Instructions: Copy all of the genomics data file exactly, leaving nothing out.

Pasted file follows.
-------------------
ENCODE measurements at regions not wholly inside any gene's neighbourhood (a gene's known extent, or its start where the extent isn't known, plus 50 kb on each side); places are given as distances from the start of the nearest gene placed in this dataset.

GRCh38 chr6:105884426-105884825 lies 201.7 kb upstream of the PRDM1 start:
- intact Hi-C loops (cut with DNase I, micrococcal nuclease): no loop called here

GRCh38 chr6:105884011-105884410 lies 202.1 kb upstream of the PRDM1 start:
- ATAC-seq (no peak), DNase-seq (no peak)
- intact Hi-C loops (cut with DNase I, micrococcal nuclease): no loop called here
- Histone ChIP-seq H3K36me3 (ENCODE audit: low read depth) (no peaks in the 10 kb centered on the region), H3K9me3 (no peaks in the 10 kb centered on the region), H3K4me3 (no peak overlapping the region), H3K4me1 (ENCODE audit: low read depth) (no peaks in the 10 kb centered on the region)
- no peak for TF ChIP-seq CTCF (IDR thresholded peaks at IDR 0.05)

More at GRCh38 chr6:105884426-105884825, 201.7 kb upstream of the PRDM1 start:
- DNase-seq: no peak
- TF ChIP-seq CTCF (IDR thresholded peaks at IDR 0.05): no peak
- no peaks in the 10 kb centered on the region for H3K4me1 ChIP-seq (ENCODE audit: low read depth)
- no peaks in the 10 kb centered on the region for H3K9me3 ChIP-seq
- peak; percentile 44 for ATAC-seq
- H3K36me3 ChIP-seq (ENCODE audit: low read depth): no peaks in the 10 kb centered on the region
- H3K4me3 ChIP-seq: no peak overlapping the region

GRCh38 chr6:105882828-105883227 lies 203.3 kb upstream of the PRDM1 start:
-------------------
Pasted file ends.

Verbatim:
ENCODE measurements at regions not wholly inside any gene's neighbourhood (a gene's known extent, or its start where the extent isn't known, plus 50 kb on each side); places are given as distances from the start of the nearest gene placed in this dataset.

GRCh38 chr6:105884426-105884825 lies 201.7 kb upstream of the PRDM1 start:
- intact Hi-C loops (cut with DNase I, micrococcal nuclease): no loop called here

GRCh38 chr6:105884011-105884410 lies 202.1 kb upstream of the PRDM1 start:
- ATAC-seq (no peak), DNase-seq (no peak)
- intact Hi-C loops (cut with DNase I, micrococcal nuclease): no loop called here
- Histone ChIP-seq H3K36me3 (ENCODE audit: low read depth) (no peaks in the 10 kb centered on the region), H3K9me3 (no peaks in the 10 kb centered on the region), H3K4me3 (no peak overlapping the region), H3K4me1 (ENCODE audit: low read depth) (no peaks in the 10 kb centered on the region)
- no peak for TF ChIP-seq CTCF (IDR thresholded peaks at IDR 0.05)

More at GRCh38 chr6:105884426-105884825, 201.7 kb upstream of the PRDM1 start:
- DNase-seq: no peak
- TF ChIP-seq CTCF (IDR thresholded peaks at IDR 0.05): no peak
- no peaks in the 10 kb centered on the region for H3K4me1 ChIP-seq (ENCODE audit: low read depth)
- no peaks in the 10 kb centered on the region for H3K9me3 ChIP-seq
- peak; percentile 44 for ATAC-seq
- H3K36me3 ChIP-seq (ENCODE audit: low read depth): no peaks in the 10 kb centered on the region
- H3K4me3 ChIP-seq: no peak overlapping the region

GRCh38 chr6:105882828-105883227 lies 203.3 kb upstream of the PRDM1 start: